Mary Anderson as Perdita
in Shakespeare's Winter's Tale, 1887

Mary Anderson performed in Shakespeare's Winter's Tale at the Chestnut Street Opera House in Philadelphia in January of 1889. It is possible that Florence Earle Coates was in attendance during that time, as "Perdita" was published later that year.

Of Anderson's Philadelphia performance, The American (19 January 1889) reports
"That a great success was achieved by Miss Anderson in the fourth act, when, as Perdita, she lead the rinca fada, or long dance, the dance of the shepherds and shepherdesses, there is not the slightest doubt. The vast audience,—one of those famous "coldly critical, unsympathetic Philadelphia audiences" one has heard so much about,—was aroused to positive enthusiasm over it; and it was only when the point of physical exhaustion was neared, that the "queen of curds and cream" was allowed to dismiss her fleeting shepherd lads and take needed rest in the arms of her beloved Florizel."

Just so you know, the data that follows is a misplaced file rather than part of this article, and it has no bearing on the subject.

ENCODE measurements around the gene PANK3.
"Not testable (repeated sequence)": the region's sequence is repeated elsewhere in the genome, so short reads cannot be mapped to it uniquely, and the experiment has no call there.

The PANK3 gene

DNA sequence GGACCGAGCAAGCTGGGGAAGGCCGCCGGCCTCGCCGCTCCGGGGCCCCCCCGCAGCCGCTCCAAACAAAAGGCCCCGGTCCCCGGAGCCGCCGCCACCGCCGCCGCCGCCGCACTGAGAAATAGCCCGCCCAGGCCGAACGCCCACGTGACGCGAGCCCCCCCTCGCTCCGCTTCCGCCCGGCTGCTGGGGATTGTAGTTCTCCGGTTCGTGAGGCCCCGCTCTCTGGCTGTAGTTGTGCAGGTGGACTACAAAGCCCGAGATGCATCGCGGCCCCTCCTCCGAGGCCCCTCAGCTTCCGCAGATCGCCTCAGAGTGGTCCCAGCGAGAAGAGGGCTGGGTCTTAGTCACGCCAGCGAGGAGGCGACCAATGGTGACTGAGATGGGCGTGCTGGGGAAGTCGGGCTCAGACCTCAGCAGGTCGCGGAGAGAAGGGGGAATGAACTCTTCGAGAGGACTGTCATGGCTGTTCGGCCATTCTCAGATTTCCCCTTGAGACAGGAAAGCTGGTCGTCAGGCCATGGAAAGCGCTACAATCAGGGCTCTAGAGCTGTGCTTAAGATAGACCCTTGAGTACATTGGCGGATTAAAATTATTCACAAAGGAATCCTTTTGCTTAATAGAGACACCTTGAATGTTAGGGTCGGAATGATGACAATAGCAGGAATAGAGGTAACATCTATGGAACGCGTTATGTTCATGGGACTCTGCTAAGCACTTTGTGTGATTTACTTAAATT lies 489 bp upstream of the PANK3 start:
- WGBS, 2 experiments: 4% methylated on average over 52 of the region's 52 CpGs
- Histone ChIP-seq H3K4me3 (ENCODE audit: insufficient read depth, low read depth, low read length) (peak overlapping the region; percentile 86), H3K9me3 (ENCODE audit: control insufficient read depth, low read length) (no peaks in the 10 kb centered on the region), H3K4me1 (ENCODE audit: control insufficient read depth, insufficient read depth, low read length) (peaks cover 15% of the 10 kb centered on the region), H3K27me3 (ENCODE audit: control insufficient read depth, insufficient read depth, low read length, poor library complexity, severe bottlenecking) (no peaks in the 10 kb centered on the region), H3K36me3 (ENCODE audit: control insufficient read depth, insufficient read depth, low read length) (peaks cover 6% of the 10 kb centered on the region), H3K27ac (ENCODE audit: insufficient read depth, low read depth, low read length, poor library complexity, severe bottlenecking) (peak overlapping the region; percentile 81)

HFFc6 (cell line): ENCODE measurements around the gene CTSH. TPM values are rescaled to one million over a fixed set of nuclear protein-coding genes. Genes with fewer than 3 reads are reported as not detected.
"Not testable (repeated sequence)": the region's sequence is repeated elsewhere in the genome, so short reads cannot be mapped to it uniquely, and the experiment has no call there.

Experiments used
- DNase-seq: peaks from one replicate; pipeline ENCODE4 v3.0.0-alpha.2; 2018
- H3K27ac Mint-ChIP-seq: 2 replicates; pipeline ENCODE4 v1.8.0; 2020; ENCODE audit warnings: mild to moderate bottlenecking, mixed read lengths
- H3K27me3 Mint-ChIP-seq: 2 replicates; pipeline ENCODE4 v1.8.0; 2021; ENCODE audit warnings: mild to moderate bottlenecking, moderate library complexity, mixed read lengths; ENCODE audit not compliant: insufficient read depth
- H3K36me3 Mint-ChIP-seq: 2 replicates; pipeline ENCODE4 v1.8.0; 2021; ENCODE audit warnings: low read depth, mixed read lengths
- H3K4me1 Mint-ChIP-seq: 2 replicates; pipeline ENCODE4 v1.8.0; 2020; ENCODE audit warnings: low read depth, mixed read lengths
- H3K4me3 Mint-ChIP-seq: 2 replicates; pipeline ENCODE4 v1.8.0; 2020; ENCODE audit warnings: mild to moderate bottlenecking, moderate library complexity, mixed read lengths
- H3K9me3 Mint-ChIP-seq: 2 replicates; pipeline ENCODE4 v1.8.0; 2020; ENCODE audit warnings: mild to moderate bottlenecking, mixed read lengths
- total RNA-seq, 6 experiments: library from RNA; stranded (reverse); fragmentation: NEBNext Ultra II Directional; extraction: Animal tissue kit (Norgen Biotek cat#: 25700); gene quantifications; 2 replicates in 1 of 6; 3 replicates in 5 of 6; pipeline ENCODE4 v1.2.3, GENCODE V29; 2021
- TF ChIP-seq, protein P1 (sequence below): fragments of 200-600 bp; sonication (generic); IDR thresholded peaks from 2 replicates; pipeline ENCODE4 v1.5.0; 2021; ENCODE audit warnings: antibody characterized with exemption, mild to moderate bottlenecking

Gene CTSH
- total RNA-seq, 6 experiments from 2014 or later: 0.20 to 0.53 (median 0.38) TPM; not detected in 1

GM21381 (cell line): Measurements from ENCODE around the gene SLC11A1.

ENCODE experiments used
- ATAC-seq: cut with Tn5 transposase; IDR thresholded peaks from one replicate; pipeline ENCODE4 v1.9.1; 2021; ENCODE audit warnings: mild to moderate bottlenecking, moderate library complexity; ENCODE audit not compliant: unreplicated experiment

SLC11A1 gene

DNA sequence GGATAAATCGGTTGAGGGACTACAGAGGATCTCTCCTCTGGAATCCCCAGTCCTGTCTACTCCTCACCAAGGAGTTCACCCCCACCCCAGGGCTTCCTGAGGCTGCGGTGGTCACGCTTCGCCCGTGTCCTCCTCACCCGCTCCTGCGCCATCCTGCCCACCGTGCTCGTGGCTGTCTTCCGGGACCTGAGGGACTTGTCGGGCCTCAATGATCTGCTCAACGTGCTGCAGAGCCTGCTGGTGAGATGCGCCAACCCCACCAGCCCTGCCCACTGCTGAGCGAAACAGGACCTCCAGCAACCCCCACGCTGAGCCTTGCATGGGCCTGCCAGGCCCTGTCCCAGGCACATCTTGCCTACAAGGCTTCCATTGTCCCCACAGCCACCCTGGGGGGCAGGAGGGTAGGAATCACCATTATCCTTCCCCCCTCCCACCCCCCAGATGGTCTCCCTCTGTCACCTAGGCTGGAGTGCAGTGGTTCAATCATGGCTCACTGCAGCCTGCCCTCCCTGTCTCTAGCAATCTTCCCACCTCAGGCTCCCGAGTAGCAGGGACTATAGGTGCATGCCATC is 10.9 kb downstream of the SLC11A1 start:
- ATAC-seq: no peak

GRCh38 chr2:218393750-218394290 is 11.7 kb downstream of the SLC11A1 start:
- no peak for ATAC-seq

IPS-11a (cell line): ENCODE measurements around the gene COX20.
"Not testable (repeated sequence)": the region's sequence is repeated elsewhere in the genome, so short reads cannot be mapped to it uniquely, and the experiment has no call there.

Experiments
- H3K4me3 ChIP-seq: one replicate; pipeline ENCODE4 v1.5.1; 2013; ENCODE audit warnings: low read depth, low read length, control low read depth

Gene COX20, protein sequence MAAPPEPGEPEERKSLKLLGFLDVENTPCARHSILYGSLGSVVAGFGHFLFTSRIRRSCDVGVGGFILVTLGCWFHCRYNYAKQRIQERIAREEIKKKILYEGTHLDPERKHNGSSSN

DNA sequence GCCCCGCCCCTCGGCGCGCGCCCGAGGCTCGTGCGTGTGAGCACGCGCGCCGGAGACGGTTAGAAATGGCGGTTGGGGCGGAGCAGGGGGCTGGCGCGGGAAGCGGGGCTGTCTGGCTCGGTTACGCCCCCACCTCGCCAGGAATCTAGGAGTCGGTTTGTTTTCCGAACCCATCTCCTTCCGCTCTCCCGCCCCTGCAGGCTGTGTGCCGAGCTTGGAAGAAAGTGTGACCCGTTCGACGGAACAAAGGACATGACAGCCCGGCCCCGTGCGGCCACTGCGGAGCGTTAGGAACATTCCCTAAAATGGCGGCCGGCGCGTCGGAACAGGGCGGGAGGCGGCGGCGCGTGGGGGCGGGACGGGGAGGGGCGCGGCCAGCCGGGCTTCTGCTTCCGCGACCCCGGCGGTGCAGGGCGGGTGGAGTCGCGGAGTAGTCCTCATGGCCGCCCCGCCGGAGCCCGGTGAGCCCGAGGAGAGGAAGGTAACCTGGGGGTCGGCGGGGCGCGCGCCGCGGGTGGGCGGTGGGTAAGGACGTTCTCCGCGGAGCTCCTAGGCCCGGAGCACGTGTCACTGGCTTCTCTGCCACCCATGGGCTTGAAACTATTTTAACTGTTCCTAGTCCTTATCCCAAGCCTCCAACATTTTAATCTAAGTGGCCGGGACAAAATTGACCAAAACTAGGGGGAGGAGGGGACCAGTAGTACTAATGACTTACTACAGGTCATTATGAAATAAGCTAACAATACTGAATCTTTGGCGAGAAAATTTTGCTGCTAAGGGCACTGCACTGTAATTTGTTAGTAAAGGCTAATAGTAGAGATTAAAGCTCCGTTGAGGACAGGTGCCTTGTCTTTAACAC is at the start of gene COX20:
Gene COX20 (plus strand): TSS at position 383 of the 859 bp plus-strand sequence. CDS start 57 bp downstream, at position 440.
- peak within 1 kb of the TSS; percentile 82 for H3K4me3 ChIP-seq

SHE dances,
     And I seem to be
     In primrose vales of Sicily,
Beside the streams once looked upon
By Thyrsis and by Corydon:
The sunlight laughs as she advances,
     Shyly the zephyrs kiss her hair,
And she seems to me as the wood-fawn, free,
     And as the wild rose, fair.

Dance, Perdita! and shepherds, blow!
     Your reeds restrain no longer!
Till weald and welkin gleeful ring,
Blow, shepherds, blow! and, lasses, sing,
     Yet sweeter strains and stronger!
Let far Helorus softer flow
'Twixt rushy banks, that he may hear;
Let Pan, great Pan himself, draw near!

          She moves, half smiling
     With girlish look beguiling,—